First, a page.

Anyone who followed my writing over the years knows that — aside from being especially drawn to eclectic groups — I am a sucker for a great story. This week, I found both of those things after being put on to a new release titled WORD from Hyattsville-based band The Mighty Heard. Yet, it isn’t new at all. In fact, it’s close to a decade old.

They recorded the material back in 2010 while gaining traction as they became staples on the Washington, DC live music scene. However, as it often does, life took the individual members on different paths just two years later. Sadly, group member Dullah D suffered a stroke and ultimately succumbed to brain failure in 2017 — a tragedy that reunited them. Notably, the event sparked a need to release the group’s sole body of work into the world as a salute to their fallen brothers (they also lost percussionist Gerard Bingham).

“We lost a couple of friends along the way, God bless ’em all we’ll love ’em to this day.”

The Mighty Heard

People often use the word timeless liberally, but this LP appears to have mimicked the properties of the finest wine you can imagine. Though the sense of loss and ultimate finality weighed on my mind and heart going into WORD, the project doesn’t allow you dwell as it grabs you by the collar and proceeds to deliver a fantastic set of music that I would kill to experience live.

If you’re a fan of live music groups, like say, The Roots, this is up your alley — though don’t expect anything nearly as jazzy and clearcut in terms of its Hip Hop aesthetic (and nothing as intense as Black Thought’s rhyme schemes). Not to say that this isn’t just as poignant in terms of content, but it’s different in a good way. There are Dullah’s distinct bars, and there’s Terry T’s soulful voice, and then there is the band’s lovingly crafted brand of unabashed funk that envelopes and feeds off the two; it’s a complex dynamic that makes the music so inexplicably warm.

I was pleasantly surprised at the project’s depth as well. While “Butt that Funk” sets the tone early on, it finds itself getting reflective, socially conscious, and even sexy as it moves along. “How Many Kids” reworks Extra P’s bars from the Main Source hit “Looking At The Front Door” into a song about abusive and absentee fathers — and the influence it can have on children and the paths they later take.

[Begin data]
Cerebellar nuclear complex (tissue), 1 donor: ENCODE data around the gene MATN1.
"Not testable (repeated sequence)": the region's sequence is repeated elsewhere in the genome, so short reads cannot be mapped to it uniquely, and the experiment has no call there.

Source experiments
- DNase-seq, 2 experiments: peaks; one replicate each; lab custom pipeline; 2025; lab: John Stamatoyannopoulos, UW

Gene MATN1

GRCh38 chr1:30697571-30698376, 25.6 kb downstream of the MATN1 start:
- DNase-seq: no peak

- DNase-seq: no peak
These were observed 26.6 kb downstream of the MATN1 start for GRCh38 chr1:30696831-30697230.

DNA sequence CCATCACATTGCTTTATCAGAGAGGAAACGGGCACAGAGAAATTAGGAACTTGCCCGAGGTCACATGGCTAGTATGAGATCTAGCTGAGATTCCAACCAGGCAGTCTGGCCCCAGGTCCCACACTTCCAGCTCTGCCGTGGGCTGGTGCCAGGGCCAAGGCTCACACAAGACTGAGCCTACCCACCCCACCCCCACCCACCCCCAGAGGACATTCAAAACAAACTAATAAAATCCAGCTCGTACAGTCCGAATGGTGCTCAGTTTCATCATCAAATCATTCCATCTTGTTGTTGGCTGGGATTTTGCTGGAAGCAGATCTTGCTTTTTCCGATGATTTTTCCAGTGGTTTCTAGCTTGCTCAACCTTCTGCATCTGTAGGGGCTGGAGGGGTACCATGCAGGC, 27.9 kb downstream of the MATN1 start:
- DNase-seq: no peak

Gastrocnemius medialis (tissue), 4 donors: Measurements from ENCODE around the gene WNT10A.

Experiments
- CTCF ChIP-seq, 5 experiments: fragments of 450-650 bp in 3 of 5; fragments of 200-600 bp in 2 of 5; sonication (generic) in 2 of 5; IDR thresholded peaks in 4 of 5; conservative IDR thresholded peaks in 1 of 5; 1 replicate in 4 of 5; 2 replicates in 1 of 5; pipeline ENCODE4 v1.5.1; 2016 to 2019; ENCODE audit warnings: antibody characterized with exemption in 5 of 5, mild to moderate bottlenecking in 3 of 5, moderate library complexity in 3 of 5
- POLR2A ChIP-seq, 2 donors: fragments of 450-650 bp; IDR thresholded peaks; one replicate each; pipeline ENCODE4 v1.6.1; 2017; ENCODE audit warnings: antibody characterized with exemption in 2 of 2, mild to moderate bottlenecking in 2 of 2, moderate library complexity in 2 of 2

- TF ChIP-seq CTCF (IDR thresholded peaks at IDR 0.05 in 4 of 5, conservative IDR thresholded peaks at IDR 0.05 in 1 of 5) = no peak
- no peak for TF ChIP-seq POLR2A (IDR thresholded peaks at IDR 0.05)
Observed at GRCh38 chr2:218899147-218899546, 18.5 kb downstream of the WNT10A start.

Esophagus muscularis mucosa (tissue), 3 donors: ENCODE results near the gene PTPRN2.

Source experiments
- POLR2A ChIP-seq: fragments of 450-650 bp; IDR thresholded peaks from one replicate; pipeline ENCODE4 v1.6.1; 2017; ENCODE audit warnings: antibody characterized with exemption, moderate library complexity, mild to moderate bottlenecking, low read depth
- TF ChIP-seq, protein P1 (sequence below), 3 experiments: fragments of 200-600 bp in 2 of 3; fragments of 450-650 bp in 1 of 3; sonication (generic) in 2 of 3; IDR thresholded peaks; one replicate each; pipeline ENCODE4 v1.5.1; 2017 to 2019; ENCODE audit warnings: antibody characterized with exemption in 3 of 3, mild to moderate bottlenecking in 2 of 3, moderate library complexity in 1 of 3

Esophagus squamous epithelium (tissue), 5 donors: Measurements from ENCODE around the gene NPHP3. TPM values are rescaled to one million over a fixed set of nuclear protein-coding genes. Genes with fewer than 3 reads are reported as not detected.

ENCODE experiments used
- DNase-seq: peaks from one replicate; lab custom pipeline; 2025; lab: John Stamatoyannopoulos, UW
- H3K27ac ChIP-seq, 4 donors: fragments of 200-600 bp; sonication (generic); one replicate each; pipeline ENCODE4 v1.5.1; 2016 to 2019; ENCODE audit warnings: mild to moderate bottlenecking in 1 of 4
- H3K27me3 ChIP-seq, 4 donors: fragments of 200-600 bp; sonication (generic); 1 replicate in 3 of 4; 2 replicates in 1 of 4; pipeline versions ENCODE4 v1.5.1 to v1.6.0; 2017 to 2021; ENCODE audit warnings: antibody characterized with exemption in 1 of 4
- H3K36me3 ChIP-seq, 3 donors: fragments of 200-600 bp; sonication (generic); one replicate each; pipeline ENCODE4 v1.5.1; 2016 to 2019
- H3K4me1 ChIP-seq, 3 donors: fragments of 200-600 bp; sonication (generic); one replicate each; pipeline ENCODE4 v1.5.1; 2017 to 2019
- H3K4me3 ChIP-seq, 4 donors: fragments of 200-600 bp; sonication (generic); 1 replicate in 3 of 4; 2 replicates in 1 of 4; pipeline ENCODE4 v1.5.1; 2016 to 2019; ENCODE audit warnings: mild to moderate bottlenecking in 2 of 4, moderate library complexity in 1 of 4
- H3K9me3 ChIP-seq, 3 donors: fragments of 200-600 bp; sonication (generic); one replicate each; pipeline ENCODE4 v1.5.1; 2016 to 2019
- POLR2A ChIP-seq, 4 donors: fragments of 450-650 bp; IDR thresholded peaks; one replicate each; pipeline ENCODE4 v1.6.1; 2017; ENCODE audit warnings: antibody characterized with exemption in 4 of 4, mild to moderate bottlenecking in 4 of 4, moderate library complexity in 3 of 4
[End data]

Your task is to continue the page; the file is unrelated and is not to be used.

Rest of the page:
“Bad Things” was another moment I found myself running back over and over. It takes a rather dark tone juxtaposed with the rest of the project, but I found it contains some of the LP’s shiniest raps.

My fav song here ended up being the love song, “Deep.” I generally operate on emotions when it comes to music that lasts the test of time within my rotations. In particular, that song became a soundtrack for a late-night drive I took before penning this article.

This project gave me the same feeling of satisfying discovery as when I go record digging for obscure records — despite being contemporary. It’s a time capsule of sorts that manages to be so fresh and immediate that hearing its actual age is almost jarring. Though it was loss and sadness that pushed the group to give that period of their lives the sense of full-circle closure it deserves, its energy makes it the perfect tangible tribute that they and all those who hold the group’s memory can hold on to forever.

Sadly, I missed the boat on the vinyl pre-order. This type of project would be in great company in my crates, but digital is a great consolation experience and a CD version on their Bandcamp for those interested.

The Mighty Heard’s WORD is available now via Growroom Productions.